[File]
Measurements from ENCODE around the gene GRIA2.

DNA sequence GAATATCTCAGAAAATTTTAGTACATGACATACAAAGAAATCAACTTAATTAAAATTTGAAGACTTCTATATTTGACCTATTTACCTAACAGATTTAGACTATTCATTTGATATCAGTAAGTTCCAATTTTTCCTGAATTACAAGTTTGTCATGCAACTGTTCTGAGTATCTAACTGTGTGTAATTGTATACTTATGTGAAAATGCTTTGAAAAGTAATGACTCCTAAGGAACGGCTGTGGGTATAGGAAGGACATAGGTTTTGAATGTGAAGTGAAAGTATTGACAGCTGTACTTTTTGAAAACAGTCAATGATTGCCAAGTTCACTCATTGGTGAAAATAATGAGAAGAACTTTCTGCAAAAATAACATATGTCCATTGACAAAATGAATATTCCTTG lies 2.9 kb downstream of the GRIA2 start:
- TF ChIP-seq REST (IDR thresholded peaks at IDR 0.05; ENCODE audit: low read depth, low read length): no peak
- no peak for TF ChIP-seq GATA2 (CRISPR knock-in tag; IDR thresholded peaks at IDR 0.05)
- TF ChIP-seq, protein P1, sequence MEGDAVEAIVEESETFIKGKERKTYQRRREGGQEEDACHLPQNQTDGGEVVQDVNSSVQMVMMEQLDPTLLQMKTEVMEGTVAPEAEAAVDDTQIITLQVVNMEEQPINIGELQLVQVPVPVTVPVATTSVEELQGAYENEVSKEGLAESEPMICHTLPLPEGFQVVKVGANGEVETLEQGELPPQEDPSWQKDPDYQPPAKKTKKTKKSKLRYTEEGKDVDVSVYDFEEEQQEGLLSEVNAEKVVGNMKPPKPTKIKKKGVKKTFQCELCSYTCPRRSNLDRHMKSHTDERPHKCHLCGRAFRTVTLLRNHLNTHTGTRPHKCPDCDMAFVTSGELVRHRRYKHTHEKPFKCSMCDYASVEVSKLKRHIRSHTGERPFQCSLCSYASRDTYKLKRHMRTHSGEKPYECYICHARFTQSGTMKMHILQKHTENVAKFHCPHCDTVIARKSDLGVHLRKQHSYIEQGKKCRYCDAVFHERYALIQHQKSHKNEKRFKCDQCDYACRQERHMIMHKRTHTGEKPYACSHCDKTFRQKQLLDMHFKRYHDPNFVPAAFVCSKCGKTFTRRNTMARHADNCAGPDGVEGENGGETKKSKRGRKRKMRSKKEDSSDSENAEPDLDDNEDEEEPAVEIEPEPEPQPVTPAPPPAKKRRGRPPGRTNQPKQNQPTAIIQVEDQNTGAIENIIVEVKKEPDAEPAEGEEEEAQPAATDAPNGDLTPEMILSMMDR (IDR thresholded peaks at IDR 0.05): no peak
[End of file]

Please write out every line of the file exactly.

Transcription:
Measurements from ENCODE around the gene GRIA2.

DNA sequence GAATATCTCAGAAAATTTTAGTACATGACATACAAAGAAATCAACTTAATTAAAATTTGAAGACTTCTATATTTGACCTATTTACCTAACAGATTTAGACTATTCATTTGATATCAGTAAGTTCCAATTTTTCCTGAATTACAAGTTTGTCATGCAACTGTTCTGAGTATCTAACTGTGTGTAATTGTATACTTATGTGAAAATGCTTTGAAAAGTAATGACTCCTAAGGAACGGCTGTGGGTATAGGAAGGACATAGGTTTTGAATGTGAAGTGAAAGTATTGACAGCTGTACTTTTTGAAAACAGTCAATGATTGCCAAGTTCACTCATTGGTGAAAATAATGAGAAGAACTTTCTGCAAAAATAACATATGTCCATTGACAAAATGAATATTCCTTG lies 2.9 kb downstream of the GRIA2 start:
- TF ChIP-seq REST (IDR thresholded peaks at IDR 0.05; ENCODE audit: low read depth, low read length): no peak
- no peak for TF ChIP-seq GATA2 (CRISPR knock-in tag; IDR thresholded peaks at IDR 0.05)
- TF ChIP-seq, protein P1, sequence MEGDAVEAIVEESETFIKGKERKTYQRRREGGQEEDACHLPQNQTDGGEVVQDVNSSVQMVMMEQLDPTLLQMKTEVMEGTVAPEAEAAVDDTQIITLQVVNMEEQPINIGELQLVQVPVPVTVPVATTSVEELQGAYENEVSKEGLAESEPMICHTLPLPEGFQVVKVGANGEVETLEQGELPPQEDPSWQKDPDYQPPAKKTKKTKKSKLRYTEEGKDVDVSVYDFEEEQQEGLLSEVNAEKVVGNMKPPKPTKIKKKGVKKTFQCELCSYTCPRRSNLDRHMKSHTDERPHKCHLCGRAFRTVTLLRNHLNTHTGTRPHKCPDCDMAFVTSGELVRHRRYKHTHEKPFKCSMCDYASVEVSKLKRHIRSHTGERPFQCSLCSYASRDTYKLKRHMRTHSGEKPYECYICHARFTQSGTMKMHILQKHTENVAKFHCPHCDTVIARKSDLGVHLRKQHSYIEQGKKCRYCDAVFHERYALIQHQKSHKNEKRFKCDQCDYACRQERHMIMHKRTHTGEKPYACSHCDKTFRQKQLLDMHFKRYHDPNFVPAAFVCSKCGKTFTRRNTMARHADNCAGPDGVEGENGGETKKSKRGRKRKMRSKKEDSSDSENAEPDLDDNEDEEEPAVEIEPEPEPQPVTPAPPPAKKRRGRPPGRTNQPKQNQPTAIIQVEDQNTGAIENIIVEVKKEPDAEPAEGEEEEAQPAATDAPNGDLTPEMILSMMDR (IDR thresholded peaks at IDR 0.05): no peak